Nguyen, however, never was a co-founder of the company, which was actually founded by Parker, Todd Masonis, and Cameron Ring. Most publications reporting on the murder charge have corrected their mistakes regarding Plaxo or written follow-up stories. On his blog (January 21), John McCrea, Plaxo's former head of marketing, wrote that Plaxo's employees largely have no idea who Nguyen is:
Well, since Minh never set foot inside the doors of Plaxo, nor did a single day of work there, most of them, somewhat surprisingly, have actually never met him. To them, he’s just "that guy who keeps editing the Wikipedia page for Plaxo," listing himself as co-founder, despite it not being true. Every attempt to set the record straight over the years has been met with a rapid re-edit by Minh.
McCrea discussed the problem (January 22) with People. He said, "It sort of became a wrestling match. As soon as we'd edit the page [and remove Minh's name], he'd go back and put his name back in. It happened dozens of times over multiple years. Eventually, we gave up out of frustration." The claim that Nguyen was a co-founder of Plaxo was first added to the Wikipedia article for the company in June 2006 by User:Minhn21, who added it again in 2008 and 2010. It was also added by IP editors. It is not known if Plaxo sought assistance on Wikipedia or from the Wikimedia Foundation regarding this matter.
Why would Nguyen repeatedly make such a claim? Masonis told People that Nguyen was a childhood friend of Parker. DCInnospoke with (January 21) several former Plaxo executives who all said that Nguyen was present at several social gatherings at Parker's home near Stanford University around 2001, but that he played no role in the founding of the company. McCrea told DCInno:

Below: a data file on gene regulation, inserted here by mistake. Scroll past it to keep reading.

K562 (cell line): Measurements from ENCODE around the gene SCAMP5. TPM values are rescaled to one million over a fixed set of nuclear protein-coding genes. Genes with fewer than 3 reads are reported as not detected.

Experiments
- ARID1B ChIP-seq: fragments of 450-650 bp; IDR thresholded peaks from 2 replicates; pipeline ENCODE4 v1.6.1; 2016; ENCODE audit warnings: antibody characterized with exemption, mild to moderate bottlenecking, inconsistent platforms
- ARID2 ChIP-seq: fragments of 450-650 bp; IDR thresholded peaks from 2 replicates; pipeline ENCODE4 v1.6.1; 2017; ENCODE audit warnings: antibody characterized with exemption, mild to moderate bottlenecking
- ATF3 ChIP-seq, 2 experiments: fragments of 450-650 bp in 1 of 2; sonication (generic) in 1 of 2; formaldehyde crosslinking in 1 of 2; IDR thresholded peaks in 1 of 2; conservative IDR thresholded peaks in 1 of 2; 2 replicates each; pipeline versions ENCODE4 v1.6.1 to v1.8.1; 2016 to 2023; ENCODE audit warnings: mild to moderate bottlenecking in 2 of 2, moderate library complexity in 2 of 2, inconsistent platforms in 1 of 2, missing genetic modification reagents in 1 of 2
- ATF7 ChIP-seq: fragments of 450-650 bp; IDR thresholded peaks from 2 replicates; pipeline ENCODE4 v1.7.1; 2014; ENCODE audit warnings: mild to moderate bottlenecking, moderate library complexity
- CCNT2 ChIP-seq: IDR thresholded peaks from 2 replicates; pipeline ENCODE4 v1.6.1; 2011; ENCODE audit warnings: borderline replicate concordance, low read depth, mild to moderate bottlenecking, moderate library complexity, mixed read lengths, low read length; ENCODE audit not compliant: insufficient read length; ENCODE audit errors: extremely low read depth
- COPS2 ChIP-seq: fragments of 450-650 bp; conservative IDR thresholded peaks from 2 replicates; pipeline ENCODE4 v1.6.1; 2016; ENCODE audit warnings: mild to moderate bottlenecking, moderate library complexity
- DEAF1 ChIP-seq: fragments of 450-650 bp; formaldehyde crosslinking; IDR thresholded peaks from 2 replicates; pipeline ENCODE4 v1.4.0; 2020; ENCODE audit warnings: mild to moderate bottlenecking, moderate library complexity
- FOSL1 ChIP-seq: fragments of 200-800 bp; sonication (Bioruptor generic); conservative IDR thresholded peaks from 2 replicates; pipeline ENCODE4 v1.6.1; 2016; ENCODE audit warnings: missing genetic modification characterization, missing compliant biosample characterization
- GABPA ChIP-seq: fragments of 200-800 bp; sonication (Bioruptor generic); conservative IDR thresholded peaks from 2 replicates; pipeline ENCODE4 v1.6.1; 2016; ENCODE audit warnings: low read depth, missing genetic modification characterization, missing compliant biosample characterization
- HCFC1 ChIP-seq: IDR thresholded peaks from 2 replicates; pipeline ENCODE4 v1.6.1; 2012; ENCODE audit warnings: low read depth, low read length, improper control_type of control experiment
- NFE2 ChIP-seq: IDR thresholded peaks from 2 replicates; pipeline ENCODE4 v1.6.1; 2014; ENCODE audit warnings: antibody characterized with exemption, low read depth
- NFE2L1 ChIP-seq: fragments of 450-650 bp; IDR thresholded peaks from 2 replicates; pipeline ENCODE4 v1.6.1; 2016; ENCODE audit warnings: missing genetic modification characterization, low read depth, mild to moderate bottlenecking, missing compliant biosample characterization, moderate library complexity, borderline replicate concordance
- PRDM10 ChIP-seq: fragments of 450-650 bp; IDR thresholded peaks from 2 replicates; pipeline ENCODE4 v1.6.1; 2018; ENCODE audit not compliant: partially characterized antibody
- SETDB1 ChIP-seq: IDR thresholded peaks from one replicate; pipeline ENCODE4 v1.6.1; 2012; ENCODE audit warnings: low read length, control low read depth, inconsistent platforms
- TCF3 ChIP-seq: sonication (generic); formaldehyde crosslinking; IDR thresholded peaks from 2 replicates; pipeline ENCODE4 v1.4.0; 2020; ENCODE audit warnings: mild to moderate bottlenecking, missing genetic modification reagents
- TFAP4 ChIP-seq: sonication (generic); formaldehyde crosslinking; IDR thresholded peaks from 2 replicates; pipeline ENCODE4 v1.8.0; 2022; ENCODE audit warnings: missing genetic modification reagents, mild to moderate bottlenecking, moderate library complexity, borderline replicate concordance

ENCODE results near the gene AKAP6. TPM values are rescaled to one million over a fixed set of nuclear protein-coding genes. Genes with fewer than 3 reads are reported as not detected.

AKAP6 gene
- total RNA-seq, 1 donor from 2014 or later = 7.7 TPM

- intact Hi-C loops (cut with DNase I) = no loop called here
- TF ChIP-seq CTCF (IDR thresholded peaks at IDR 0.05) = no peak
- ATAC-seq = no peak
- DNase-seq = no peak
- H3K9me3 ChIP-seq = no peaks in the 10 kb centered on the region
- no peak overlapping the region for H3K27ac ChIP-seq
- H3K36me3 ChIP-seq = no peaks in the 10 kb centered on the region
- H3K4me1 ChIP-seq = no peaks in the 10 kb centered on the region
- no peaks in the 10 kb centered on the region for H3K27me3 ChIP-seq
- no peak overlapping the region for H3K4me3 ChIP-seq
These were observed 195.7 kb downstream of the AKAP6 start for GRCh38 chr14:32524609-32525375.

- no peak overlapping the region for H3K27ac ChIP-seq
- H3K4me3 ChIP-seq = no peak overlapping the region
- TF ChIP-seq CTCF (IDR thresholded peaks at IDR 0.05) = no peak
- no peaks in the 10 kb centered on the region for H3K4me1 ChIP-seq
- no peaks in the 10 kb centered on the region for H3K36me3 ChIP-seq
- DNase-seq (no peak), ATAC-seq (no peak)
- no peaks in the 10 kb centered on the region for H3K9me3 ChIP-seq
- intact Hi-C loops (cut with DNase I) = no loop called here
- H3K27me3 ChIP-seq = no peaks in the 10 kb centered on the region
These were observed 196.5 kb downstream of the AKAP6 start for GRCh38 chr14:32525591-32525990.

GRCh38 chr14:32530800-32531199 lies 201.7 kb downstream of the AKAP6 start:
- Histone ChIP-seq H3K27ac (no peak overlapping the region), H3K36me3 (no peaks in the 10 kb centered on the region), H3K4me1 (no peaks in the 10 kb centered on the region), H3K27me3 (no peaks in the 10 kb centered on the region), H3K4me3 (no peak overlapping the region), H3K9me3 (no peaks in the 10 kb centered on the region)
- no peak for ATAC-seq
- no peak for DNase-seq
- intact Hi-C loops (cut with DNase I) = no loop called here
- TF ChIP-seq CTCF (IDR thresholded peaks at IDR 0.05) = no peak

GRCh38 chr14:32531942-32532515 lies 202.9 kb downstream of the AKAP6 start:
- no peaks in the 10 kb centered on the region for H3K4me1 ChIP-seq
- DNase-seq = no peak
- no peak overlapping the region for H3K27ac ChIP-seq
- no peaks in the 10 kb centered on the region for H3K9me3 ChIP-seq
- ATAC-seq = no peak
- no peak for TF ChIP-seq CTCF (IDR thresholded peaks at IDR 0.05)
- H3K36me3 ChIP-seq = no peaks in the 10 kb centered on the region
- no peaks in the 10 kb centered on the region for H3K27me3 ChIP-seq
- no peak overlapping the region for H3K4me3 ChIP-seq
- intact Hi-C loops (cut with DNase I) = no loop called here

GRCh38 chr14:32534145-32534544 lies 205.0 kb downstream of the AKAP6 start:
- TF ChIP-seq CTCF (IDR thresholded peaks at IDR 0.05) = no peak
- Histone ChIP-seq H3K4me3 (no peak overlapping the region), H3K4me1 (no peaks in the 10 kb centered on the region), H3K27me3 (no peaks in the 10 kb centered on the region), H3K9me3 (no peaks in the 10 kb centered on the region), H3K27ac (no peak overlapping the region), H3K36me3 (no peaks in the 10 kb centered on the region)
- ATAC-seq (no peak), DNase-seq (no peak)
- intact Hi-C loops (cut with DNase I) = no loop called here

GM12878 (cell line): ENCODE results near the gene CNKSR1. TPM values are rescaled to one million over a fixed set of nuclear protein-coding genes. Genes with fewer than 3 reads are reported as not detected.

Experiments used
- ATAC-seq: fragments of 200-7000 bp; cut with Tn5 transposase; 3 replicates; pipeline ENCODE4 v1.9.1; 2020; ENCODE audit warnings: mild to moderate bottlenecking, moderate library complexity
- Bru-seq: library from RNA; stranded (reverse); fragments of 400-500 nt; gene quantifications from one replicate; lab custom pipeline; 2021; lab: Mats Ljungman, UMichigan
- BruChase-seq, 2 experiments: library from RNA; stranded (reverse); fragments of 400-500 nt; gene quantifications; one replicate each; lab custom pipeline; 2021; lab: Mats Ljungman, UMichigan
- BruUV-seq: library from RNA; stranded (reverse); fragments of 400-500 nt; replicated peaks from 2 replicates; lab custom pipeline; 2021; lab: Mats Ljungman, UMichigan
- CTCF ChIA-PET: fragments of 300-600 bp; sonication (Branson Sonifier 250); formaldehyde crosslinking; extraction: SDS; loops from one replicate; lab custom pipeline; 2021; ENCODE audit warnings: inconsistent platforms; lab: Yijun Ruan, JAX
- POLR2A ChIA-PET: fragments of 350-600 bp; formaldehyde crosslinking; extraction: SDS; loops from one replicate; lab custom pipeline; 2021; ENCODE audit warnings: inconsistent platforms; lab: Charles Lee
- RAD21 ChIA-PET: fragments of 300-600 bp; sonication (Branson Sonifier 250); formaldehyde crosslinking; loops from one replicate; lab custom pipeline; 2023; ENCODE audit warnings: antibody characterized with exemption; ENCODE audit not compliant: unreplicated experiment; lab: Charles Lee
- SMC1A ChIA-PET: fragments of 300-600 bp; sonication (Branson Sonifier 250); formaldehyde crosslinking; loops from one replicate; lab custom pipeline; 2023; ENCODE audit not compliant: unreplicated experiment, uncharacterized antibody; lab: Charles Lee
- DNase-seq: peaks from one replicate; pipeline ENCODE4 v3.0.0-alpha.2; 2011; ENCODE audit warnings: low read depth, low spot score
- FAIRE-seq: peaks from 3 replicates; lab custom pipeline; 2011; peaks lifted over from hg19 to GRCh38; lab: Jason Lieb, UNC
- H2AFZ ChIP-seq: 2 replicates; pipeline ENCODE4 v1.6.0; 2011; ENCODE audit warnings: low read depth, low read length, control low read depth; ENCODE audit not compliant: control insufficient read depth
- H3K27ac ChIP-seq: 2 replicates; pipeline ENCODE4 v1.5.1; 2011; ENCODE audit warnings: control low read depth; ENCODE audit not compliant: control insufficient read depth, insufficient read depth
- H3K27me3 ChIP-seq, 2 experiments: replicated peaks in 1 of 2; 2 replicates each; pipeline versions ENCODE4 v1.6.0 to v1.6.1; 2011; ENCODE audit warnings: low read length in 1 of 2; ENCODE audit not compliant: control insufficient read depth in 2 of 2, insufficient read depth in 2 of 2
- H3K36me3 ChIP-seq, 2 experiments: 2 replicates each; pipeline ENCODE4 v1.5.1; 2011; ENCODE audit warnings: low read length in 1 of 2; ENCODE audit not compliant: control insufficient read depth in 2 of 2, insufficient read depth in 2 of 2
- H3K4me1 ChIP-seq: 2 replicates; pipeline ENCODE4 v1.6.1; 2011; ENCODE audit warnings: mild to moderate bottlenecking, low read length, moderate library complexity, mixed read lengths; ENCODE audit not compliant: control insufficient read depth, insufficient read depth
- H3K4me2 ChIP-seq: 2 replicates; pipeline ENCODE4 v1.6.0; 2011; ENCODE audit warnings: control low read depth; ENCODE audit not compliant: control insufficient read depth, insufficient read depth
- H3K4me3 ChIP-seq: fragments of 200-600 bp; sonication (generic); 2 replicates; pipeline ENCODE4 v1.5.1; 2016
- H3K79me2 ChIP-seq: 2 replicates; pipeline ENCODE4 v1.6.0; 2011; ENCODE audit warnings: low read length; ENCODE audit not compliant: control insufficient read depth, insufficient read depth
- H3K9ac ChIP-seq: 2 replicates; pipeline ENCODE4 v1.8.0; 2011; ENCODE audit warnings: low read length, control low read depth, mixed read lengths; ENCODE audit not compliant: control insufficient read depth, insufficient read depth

Minh never, ever worked at Plaxo. The company was created in Silicon Valley while he was living on the East Coast. He never set foot in the building, and he had no role in the founding of the company. His claim of co-foundership is false by every possible definition of the term.
McCrea speculated on his blog that "The best I've been able to piece together is that he and Sean may have talked about the idea of a smarter address book, and somehow in Minh's mind that made him a co-founder."
Russian official threatens to censor Wikipedia "in jest"
Newsweekreported on comments made by Alexander Biserov to ITAR-TASS on January 22. Biserov is deputy head of the Federal Service for Supervision of Communications, Information Technology and Mass Media, or Roskomnadzor, the agency charged with media and communications in Russia. Biserov told ITAR-TASS that Wikipedia was full of "a colossal number of mistakes" and said "My opinion on this, and I have said it many times, is I would ban Wikipedia, simply put it under censorship". The Russian government quickly backpedaled in a statement issued hours later via RusNovosti radio, which said "All this was said in jest, with irony and it should not prompt any kind of public reaction." Biserov's statement is the latest in a series of Russian government complaints about Wikipedia. In November 2014, the Boris Yeltsin Presidential Library announced it planned to create its own alternative to Wikipedia (See previous Signpostcoverage).
Wikipedia source for assassination dossier